After some initial skepticism on my part, footwear retailer Payless Shoesource's (NYSE:PSS) business transition appears to be jogging along rather briskly and successfully.

Payless management has proven adept at cutting costs and closing stores to eliminate underperforming assets, but hadn't been able to revitalize top-line growth until recently. Payless was tripped up last quarter after earnings came in below analyst expectations, but sales started to show signs of life, growing a couple percent while same-store sales also increased 2.2%. Third-quarter results released on Tuesday after the market-close were even better, as total sales advanced 5.5% and store comps jumped 5.2%.

Earnings also impressed, jumping 34.4%. Both top- and bottom-line results came in ahead of analyst expectations, sending the stock up over 14% the day after the earnings release. Not bad, indeed, but what can investors expect going forward?

I haven't been overly bullish on the pure shoe retailers and have preferred companies that own their own brands, have the opportunity to pursue more lucrative licensing deals, and are better able to control the marketing and distribution of their shoe names. Nike (NYSE:NKE), SteveMadden (NASDAQ:SHOO), Skechers (NYSE:SKX), and Wolverine World Wide (NYSE:WWW) manage internally owned brands, although they also have retail presences.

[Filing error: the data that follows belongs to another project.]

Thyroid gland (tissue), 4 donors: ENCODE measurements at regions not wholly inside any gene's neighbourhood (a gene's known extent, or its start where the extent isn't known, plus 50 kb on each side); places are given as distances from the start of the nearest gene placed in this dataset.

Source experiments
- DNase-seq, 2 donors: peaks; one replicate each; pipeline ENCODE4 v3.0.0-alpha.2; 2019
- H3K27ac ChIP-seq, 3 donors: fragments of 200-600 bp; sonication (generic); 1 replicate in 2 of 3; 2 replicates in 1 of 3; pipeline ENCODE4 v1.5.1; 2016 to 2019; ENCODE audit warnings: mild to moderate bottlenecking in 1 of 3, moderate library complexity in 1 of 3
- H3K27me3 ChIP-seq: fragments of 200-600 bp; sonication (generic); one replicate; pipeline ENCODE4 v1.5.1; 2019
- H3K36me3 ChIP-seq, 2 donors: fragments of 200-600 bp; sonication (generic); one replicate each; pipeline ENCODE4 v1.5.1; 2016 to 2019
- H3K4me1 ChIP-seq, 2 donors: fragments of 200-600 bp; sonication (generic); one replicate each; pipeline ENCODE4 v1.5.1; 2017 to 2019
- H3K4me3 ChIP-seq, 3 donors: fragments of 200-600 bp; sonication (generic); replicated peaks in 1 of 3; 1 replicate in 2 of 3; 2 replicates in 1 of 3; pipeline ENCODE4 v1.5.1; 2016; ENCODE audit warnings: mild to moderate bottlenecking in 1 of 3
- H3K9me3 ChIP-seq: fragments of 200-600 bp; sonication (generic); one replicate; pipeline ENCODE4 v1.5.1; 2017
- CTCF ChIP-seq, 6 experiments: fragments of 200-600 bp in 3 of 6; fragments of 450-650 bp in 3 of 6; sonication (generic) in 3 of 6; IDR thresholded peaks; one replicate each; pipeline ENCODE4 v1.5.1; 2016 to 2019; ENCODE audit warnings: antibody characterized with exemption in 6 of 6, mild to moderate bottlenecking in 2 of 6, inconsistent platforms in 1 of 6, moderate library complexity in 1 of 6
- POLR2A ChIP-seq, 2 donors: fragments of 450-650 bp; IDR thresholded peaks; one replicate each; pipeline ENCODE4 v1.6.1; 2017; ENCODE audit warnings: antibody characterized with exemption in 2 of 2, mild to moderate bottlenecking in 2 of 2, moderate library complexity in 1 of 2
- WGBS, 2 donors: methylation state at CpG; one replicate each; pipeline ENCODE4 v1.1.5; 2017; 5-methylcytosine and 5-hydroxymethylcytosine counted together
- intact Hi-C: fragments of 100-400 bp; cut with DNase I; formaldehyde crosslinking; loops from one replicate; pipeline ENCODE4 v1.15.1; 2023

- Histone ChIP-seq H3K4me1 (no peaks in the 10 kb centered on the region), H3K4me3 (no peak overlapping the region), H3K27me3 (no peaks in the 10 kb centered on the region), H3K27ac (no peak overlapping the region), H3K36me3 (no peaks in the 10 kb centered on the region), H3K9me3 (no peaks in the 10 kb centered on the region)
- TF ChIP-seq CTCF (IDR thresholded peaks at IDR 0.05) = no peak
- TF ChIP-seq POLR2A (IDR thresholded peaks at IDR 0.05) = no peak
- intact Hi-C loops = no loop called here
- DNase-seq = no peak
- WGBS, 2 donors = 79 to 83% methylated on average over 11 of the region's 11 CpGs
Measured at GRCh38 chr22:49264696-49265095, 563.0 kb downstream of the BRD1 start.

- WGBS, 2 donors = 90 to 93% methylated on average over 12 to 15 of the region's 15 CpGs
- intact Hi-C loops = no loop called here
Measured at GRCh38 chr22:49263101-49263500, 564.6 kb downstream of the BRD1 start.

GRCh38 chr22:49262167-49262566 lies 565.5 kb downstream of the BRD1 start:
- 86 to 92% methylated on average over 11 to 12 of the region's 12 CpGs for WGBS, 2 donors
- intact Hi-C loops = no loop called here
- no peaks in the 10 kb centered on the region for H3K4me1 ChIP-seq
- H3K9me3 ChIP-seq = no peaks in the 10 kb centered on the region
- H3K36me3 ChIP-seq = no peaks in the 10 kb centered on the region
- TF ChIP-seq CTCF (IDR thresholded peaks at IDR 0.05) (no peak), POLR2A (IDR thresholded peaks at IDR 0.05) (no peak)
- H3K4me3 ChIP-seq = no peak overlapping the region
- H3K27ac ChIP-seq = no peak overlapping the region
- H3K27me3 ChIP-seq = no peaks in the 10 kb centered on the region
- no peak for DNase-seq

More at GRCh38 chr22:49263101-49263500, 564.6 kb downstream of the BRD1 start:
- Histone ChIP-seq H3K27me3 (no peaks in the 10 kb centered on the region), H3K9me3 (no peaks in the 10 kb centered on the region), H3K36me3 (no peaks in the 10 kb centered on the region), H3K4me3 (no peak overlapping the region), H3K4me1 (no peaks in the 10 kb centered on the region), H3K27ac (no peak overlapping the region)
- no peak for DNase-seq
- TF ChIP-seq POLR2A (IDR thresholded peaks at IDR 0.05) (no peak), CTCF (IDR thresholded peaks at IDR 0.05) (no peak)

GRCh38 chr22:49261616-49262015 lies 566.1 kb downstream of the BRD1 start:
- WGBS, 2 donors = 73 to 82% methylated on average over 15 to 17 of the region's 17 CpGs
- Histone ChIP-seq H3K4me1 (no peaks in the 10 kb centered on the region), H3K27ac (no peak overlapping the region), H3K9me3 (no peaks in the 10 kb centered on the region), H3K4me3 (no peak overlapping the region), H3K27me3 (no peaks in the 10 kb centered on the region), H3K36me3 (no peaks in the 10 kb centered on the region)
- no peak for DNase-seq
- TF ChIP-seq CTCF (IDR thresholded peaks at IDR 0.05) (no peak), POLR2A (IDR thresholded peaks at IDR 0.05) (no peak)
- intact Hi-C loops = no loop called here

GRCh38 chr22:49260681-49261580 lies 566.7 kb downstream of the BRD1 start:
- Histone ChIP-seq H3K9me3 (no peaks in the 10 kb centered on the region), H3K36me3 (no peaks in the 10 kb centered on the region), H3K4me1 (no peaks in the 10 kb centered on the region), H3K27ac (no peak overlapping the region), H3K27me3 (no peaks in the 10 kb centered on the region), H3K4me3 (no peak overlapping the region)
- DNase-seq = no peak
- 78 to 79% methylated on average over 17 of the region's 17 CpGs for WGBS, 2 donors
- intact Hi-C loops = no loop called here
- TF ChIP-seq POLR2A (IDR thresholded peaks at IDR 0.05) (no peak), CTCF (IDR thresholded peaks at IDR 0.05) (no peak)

Well, lo and behold, Payless announced two potentially significant licensing deals on Tuesday to exercise brand influence. Payless and Disney (NYSE:DIS) announced a " direct-to-retail" deal where they will jointly design footwear for kids with Disney characters while Payless will handle the related procurement, marketing, and sale of the shoes at its stores. A similar deal was announced with Nike, where Nike's Exeter Brand Groups division will work with Payless to develop a women's athletic shoe to be called Tailwind. The shoe will be exclusively sold at Payless stores.

The above licensing deals have definite potential and will take time to contribute meaningfully to sales or earnings. There is no guarantee of success, but they demonstrate that Payless is being proactive in finding ways to become more profitable and increase company value.

Payless is now a couple of years into an active transition to move to more upscale footwear and accessory offerings, and management has finally developed a certain amount of credibility that its moves are working. At 19 times 2006 earnings projections, there is no longer a lot of room for downside, and the industry is extremely competitive. But Payless is a stock to keep an eye on going forward as it has found bold and creative ways to evolve from its stodgy days as a retailer of uninspiring, cheap shoes.

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Fool contributor Ryan Fuhrmann is long shares of Nike but has no financial interest in any other company mentioned. Feel free to email him with feedback or to discuss any companies mentioned further. The Fool has an ironclad disclosure policy.